A report has found a lack of knowledge about tracking OAP's bus passes "significantly hindered" the search for Daniel McSwiggan earlier this year.
The 69-year-old Alzheimer's sufferer, from Motherwell, went missing in September and was last seen in the Hamilton Low Park area.
Staff had seen the pensioner walking towards the first tee area.
His body was found in Strathclyde Park Golf Course more than two weeks later.
After his family raised concerns about the way police handled the investigation, it was looked at by the Police Investigations and Review Commissioner (PIRC).
The report, published today, said Police Scotland should have treated Mr McSwiggan's disappearance as a higher risk because he suffered from Alzheimer's.
Officers graded the pensioner as "medium risk" instead of "high risk".
The commissioner, Professor John McNeill, said: "There are lessons to be learned from this case.
"In particular, appointing a senior investigating officer, a dedicated person for family contact and a dedicated enquiry team at the earliest stage of the enquiry, may have alleviated family contact difficulties and reduced the family's distress."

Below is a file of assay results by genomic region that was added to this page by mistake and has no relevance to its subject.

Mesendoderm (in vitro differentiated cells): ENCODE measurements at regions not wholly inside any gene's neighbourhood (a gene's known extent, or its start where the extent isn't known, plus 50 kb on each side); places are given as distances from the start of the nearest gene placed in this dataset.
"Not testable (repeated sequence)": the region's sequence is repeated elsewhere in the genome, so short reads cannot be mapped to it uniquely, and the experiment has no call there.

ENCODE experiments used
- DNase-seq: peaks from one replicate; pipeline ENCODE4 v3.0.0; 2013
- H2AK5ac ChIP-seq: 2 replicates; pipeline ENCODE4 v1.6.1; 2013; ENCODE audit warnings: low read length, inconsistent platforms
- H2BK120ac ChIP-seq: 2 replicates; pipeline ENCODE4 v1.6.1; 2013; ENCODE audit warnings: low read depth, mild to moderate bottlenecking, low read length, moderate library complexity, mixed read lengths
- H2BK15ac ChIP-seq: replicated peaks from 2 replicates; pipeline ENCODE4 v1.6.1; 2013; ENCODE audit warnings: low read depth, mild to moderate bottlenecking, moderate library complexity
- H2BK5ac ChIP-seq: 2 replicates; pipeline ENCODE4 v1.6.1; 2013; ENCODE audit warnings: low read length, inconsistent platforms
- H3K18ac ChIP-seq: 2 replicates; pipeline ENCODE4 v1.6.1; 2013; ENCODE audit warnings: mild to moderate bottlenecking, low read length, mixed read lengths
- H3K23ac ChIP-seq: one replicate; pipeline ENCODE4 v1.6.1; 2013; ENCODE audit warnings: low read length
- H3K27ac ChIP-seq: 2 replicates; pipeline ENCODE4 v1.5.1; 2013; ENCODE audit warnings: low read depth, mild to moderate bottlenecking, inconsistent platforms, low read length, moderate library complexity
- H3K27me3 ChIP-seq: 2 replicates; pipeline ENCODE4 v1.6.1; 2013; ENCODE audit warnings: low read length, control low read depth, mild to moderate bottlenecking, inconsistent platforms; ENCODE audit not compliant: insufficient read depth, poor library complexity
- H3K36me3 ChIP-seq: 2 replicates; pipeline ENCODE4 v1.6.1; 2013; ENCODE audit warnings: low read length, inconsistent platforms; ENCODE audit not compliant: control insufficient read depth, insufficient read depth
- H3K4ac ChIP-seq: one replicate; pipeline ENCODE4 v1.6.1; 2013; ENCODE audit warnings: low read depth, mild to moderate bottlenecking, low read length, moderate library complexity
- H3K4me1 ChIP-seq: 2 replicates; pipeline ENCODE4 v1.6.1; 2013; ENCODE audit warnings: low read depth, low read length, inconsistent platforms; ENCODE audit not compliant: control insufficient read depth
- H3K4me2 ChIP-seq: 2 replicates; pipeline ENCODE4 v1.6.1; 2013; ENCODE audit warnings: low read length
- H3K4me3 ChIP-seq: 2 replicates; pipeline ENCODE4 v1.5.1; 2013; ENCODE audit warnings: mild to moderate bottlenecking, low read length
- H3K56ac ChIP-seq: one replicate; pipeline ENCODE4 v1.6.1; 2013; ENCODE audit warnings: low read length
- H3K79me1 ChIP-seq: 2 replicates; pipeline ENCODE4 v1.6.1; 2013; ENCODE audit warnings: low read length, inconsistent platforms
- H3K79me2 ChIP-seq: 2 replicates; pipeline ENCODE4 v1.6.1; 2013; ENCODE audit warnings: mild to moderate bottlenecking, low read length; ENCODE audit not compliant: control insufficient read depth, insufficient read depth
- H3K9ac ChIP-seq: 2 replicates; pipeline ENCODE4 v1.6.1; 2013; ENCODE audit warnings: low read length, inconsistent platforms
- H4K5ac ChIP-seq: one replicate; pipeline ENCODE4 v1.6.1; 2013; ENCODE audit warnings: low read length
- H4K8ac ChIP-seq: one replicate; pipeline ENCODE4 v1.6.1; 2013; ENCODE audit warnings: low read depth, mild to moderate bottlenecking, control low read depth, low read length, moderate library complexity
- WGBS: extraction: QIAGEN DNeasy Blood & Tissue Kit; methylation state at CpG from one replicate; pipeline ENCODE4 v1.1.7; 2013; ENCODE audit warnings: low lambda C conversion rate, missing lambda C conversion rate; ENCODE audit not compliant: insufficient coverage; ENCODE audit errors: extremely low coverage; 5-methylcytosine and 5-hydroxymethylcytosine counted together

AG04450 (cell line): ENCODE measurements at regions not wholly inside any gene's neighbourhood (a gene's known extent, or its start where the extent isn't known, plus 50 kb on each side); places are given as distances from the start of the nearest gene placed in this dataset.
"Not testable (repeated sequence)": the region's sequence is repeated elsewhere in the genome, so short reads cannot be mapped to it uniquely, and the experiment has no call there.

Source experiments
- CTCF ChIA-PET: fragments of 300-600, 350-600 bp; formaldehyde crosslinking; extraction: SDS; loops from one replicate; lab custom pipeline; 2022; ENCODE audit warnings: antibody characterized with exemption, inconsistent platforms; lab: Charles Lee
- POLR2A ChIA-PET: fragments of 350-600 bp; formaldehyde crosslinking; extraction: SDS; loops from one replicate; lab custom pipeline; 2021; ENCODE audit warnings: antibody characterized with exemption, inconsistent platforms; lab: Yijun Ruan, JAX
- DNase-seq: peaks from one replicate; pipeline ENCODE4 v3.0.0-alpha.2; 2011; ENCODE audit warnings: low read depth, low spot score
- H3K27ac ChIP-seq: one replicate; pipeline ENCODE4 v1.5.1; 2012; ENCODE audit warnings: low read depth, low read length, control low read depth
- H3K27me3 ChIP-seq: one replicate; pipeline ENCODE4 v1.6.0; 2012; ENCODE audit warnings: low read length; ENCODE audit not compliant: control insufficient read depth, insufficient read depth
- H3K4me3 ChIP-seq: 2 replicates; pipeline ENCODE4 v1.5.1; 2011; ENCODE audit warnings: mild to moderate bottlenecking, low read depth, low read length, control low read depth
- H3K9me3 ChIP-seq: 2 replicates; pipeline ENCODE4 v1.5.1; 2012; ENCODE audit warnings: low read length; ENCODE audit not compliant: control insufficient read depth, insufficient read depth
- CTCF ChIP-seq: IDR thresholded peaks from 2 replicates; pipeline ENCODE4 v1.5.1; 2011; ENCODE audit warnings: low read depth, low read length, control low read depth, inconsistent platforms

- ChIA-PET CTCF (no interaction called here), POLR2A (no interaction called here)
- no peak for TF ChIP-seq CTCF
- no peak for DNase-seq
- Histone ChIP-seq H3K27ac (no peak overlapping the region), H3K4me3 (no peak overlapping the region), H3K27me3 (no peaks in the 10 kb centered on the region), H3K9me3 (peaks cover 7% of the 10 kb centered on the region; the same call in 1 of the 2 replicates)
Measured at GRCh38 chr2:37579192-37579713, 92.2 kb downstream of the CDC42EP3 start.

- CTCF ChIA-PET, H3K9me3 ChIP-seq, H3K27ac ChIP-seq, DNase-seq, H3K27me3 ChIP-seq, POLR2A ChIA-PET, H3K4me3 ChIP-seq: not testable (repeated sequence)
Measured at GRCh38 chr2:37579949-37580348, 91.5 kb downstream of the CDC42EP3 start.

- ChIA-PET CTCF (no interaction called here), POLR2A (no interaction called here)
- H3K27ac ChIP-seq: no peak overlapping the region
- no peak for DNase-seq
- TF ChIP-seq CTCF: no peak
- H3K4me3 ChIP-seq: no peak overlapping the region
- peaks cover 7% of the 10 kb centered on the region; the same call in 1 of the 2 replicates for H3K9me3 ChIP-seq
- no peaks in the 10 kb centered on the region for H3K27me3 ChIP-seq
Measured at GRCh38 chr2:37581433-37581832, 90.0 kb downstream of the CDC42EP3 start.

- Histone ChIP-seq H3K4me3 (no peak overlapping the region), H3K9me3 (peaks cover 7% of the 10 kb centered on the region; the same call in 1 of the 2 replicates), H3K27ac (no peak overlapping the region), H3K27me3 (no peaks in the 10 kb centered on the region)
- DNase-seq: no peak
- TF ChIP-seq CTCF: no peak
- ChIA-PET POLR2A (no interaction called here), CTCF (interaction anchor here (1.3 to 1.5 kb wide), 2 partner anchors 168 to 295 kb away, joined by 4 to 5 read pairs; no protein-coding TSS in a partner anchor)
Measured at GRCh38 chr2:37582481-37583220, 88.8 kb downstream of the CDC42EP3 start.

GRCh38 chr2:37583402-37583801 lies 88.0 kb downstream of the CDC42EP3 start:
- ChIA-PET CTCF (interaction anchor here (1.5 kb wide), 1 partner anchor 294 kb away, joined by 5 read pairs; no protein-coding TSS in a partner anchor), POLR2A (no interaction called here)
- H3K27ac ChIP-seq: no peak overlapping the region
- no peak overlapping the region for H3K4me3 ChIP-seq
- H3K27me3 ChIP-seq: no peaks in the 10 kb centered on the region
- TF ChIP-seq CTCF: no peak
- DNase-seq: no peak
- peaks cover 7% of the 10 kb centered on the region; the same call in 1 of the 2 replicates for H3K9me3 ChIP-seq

The report found officers did not know they could ask the bus company to track a pensioner's movements through his bus pass.
Professor McNeill added: "My investigation found that a number of officers were not aware of the Memorandum of Understanding between the bus company involved and Police Scotland that allowed information on travel concession cards to be used as a way to trace the movement of individuals.
"In my view this lack of knowledge significantly hindered progress of the investigation and should be addressed by an awareness raising exercise within Police Scotland.
"I have also asked Police Scotland to stress to staff the importance of obtaining written statements from significant witnesses and emphasise the importance of early seizure of CCTV footage."